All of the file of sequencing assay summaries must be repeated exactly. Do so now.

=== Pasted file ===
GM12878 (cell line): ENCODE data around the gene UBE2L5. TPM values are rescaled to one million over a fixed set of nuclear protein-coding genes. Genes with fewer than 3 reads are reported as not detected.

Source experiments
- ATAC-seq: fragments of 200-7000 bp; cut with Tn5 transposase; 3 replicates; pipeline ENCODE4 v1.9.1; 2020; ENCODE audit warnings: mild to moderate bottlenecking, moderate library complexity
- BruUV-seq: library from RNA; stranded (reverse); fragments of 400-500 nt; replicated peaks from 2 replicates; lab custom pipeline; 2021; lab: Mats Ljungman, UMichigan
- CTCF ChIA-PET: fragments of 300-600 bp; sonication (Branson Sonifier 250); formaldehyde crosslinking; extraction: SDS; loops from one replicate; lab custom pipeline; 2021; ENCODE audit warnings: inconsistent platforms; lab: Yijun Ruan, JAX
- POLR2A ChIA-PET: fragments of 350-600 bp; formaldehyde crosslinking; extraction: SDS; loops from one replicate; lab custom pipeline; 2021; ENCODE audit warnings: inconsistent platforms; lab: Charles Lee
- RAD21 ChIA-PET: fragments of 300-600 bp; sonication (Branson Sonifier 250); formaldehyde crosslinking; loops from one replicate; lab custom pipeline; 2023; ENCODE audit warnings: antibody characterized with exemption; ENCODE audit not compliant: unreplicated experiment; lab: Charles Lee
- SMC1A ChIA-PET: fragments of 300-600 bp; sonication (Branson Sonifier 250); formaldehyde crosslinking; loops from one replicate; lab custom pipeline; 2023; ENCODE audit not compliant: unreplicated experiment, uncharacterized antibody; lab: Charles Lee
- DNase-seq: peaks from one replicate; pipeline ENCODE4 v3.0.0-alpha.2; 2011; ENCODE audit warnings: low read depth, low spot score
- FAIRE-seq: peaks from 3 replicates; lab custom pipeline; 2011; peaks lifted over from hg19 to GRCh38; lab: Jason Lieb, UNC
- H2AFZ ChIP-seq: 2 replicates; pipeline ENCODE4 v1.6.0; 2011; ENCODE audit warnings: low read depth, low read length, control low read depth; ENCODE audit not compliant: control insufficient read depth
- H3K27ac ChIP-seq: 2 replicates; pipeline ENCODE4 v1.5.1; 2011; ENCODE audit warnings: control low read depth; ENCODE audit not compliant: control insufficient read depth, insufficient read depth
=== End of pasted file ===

GM12878 (cell line): ENCODE data around the gene UBE2L5. TPM values are rescaled to one million over a fixed set of nuclear protein-coding genes. Genes with fewer than 3 reads are reported as not detected.

Source experiments
- ATAC-seq: fragments of 200-7000 bp; cut with Tn5 transposase; 3 replicates; pipeline ENCODE4 v1.9.1; 2020; ENCODE audit warnings: mild to moderate bottlenecking, moderate library complexity
- BruUV-seq: library from RNA; stranded (reverse); fragments of 400-500 nt; replicated peaks from 2 replicates; lab custom pipeline; 2021; lab: Mats Ljungman, UMichigan
- CTCF ChIA-PET: fragments of 300-600 bp; sonication (Branson Sonifier 250); formaldehyde crosslinking; extraction: SDS; loops from one replicate; lab custom pipeline; 2021; ENCODE audit warnings: inconsistent platforms; lab: Yijun Ruan, JAX
- POLR2A ChIA-PET: fragments of 350-600 bp; formaldehyde crosslinking; extraction: SDS; loops from one replicate; lab custom pipeline; 2021; ENCODE audit warnings: inconsistent platforms; lab: Charles Lee
- RAD21 ChIA-PET: fragments of 300-600 bp; sonication (Branson Sonifier 250); formaldehyde crosslinking; loops from one replicate; lab custom pipeline; 2023; ENCODE audit warnings: antibody characterized with exemption; ENCODE audit not compliant: unreplicated experiment; lab: Charles Lee
- SMC1A ChIA-PET: fragments of 300-600 bp; sonication (Branson Sonifier 250); formaldehyde crosslinking; loops from one replicate; lab custom pipeline; 2023; ENCODE audit not compliant: unreplicated experiment, uncharacterized antibody; lab: Charles Lee
- DNase-seq: peaks from one replicate; pipeline ENCODE4 v3.0.0-alpha.2; 2011; ENCODE audit warnings: low read depth, low spot score
- FAIRE-seq: peaks from 3 replicates; lab custom pipeline; 2011; peaks lifted over from hg19 to GRCh38; lab: Jason Lieb, UNC
- H2AFZ ChIP-seq: 2 replicates; pipeline ENCODE4 v1.6.0; 2011; ENCODE audit warnings: low read depth, low read length, control low read depth; ENCODE audit not compliant: control insufficient read depth
- H3K27ac ChIP-seq: 2 replicates; pipeline ENCODE4 v1.5.1; 2011; ENCODE audit warnings: control low read depth; ENCODE audit not compliant: control insufficient read depth, insufficient read depth